Full Steam Ahead: BIG Launches Kickstarter for Vapor Ring Generator
Architects & Firms
Ingels and firm partner Jakob Lange launched a Kickstarter campaign last week to raise $15,000 to finance the final prototype for what they claim will be the world’s first steam ring generator. The smokestack will use excess steam from the BIG-designed Amager Resource Center (ARC)—set to be the world’s cleanest waste-to-energy plant—to eject a 70-foot-wide vapor ring for every ton of carbon dioxide it incinerates.
“By sweeping nothing under the carpet, but rather projecting our carbon footprint onto the Copenhagen sky, we provide every single citizen intuitive information to help them inform the decisions they make for their lives and for the city that they want to live in,” the campaign’s website states. “You will be a part of history.”
BIG has been working with rocket scientists and combustion engineers on the chimney, which was originally proposed by Berlin art studio realities:united. The firm is designing the system in collaboration with specialists from Rumlaboratorium (a group that is also developing a one-man space capsule) and the Danish Technical University.
If environmentally conscious public art wasn’t enough, the ARC facility will be crowned by a year-round artificial ski slope, which will feature more than a quarter mile of runs. ARC is currently under construction and set to open in 2017.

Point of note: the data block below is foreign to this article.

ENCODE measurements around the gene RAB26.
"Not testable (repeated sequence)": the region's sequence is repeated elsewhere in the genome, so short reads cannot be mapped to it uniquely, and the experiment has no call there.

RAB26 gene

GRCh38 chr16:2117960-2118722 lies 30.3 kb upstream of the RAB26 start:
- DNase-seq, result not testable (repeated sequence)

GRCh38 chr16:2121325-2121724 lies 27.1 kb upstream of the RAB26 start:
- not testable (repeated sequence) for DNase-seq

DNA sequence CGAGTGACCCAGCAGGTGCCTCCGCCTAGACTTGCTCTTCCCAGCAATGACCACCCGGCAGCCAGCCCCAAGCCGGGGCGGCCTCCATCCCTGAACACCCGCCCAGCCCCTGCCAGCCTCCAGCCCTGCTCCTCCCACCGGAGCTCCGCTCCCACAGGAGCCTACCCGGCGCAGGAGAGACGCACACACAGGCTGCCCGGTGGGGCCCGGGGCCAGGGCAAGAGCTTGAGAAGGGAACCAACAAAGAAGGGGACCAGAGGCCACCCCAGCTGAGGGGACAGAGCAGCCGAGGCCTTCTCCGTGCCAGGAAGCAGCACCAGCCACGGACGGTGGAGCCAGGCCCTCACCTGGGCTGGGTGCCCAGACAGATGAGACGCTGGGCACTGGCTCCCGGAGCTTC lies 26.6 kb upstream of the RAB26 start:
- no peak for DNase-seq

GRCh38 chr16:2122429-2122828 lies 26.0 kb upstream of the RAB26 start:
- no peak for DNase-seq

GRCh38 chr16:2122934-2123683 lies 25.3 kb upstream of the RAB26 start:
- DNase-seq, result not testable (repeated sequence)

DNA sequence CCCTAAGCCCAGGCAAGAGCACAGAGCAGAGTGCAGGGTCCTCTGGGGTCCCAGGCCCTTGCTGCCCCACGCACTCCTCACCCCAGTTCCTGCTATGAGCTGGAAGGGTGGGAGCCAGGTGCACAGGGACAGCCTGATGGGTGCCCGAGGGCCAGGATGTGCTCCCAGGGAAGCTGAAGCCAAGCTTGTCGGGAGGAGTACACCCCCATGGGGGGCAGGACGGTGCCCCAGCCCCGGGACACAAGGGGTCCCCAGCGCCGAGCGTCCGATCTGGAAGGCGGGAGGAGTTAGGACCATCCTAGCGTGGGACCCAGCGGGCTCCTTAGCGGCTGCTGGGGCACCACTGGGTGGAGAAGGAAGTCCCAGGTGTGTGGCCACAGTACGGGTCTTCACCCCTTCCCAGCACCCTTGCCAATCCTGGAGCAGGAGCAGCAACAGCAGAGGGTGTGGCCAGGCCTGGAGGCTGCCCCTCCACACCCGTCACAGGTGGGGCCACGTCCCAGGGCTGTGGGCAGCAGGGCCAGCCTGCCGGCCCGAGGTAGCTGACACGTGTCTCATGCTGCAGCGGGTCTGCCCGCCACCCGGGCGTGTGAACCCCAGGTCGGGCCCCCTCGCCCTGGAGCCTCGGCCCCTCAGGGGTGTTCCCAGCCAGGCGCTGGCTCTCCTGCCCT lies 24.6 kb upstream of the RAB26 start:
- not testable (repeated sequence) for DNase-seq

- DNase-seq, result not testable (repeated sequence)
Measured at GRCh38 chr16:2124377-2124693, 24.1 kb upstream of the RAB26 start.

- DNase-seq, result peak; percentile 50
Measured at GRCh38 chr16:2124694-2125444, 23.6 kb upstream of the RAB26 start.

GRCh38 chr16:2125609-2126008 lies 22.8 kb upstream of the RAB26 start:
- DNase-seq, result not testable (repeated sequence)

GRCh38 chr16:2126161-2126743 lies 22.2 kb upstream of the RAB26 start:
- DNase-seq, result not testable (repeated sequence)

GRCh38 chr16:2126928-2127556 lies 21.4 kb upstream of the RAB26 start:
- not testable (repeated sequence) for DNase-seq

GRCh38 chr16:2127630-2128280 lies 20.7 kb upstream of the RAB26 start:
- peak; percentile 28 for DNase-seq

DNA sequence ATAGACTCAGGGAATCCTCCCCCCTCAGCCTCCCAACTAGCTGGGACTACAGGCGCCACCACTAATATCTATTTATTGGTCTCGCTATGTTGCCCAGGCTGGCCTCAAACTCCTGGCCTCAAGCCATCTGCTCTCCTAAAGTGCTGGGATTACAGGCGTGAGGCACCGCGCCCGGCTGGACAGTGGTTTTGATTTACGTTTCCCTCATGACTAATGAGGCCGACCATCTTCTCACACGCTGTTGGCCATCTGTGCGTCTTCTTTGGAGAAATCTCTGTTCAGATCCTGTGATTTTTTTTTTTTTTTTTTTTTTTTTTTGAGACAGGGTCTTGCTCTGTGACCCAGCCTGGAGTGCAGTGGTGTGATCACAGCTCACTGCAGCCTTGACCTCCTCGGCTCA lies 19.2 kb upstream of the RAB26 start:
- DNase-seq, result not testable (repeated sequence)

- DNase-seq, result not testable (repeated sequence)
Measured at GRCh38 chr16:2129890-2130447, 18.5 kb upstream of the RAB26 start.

While Kickstarter contributions won’t fund the real chimney installed on the plant, they will fund the third and final prototype (two versions were successfully tested in August 2014 and this past April). If approved, the smokestack will be adjacent to the ski slope’s access elevator.
The names of those who donate $100 or more will be engraved into the steam ring generator prototype (photo documentation included). A pledge of $10,000 or more earns a special spot at the waste-to-energy plant’s grand opening in Copenhagen.
According to the Kickstarter page, the firm has plans to demonstrate the prototype at the Chicago Architecture Biennial.
Watch the campaign video below: